To talk specifically about strong episodes, we have 'The Harsh Light of Day', 'Fear, Itself', 'Wild At Heart', 'Something Blue', 'Hush', 'A New Man', 'This Year's Girl', 'Who Are You', 'Superstar' and 'Restless'. Now, 'Restless' is so great and so complex that I am going to go ahead and give it a blog entry of its very own, so watch this space. As for the others, most of them are just great comedy episodes. 'The Harsh Light of Day' is both good and bad: most of what I enjoy about it is the return of Spike, but the episode suffers for just dealing literally with what season two dealt with figuratively, that being a man changing after sleeping with Buffy. 

'Fear, Itself' is much stronger: not only is it flat-out hilarious, but it deals with some great issues. There's the friction between Willow and Buffy that I've already mentioned; Xander's struggling to come to terms with the changes in their lives and how he feels left behind and left out since the others went to college; also Oz's fears about being a werewolf, something that hasn't much been touched on in the rest of the show. This will be important later.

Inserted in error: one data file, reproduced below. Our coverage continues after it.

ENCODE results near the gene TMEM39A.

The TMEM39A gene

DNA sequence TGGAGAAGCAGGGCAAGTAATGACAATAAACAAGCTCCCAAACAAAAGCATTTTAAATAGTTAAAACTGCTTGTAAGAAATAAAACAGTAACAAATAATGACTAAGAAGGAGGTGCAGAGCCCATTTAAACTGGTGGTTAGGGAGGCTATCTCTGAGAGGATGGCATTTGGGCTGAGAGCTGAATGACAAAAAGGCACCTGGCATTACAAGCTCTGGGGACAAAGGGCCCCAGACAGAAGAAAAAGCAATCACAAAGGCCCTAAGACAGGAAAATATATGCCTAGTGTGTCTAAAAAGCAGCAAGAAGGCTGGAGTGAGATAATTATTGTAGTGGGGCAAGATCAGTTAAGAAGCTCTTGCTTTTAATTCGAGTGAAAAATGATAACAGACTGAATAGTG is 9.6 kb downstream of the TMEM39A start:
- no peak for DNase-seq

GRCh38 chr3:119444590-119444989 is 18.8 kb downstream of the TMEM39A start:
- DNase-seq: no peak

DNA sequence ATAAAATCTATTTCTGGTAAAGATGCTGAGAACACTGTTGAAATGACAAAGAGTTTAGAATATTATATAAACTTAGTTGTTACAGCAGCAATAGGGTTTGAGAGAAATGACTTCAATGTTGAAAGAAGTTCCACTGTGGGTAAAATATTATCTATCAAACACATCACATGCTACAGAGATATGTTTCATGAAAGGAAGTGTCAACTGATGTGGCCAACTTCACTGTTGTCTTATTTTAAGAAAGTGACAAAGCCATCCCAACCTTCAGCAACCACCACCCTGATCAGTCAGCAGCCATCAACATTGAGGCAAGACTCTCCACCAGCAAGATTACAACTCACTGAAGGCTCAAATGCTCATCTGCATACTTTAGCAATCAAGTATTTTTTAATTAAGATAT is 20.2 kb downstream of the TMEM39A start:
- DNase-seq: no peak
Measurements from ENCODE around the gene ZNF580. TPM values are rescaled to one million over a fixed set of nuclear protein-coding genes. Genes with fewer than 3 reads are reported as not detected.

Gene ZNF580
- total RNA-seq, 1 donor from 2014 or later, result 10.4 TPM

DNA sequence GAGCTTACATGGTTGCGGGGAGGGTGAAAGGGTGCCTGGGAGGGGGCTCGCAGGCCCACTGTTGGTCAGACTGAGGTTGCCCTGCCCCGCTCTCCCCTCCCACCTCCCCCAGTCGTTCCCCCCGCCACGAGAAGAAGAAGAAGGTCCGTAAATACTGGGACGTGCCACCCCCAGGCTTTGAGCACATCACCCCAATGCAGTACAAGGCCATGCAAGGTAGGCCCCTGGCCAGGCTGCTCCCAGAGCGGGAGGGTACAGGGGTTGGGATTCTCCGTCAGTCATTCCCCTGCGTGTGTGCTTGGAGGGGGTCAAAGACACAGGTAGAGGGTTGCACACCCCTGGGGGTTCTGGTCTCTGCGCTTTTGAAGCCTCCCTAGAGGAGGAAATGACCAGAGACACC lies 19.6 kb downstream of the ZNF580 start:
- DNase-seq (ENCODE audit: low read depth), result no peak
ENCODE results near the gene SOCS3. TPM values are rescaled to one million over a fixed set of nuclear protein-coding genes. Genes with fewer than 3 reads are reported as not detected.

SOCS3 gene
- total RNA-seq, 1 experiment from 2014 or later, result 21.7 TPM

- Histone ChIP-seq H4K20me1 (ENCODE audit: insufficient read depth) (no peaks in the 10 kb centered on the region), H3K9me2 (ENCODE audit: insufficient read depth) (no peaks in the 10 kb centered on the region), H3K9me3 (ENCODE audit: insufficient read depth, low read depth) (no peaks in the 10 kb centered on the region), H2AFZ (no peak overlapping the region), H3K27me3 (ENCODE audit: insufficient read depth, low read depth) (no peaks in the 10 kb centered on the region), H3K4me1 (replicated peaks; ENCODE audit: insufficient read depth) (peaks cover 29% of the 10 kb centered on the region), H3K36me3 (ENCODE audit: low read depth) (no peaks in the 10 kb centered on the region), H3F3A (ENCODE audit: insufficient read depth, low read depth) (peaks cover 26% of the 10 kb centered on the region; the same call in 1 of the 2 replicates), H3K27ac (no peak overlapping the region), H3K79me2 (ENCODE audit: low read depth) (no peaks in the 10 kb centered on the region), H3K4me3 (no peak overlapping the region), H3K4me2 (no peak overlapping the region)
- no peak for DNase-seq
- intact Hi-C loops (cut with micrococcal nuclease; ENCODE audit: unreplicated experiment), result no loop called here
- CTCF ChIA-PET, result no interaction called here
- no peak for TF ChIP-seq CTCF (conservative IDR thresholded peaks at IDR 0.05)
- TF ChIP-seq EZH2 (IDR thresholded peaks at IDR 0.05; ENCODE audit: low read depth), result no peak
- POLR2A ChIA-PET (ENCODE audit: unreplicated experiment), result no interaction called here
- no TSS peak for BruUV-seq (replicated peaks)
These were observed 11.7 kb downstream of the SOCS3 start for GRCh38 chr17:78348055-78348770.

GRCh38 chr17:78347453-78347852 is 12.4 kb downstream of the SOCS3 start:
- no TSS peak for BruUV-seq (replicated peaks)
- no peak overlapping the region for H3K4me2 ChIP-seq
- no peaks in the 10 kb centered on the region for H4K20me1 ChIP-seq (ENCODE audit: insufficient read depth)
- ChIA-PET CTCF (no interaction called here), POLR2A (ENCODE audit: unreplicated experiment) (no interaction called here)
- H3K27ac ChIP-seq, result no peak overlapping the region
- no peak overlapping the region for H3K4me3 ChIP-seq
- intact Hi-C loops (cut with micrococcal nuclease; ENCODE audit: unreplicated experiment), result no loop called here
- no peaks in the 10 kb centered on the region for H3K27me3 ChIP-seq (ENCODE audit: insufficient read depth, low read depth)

Also there's Giles with a chainsaw
Also, there's Giles. With a chainsaw.
'Wild At Heart' continues dealing with the werewolf thing. It was hinted at during season three's 'Beauty And The Beasts', in which Oz is for a time suspected of killing a person, but it's always been largely swept under the carpet. In 'Wild At Heart' we get to see Oz's animal attraction to a female werewolf and the consequences of giving in to the animal id that the wolf side represents. 

'Something Blue' and 'A New Man' are, again, mostly comic relief, but 'Hush' is just stand out magnificent. It's the only Buffy episode to be nominated for an award and why it did not get the Emmy is beyond me. For a start, the villains of the piece are genuinely terrifying.

Serious nightmare material.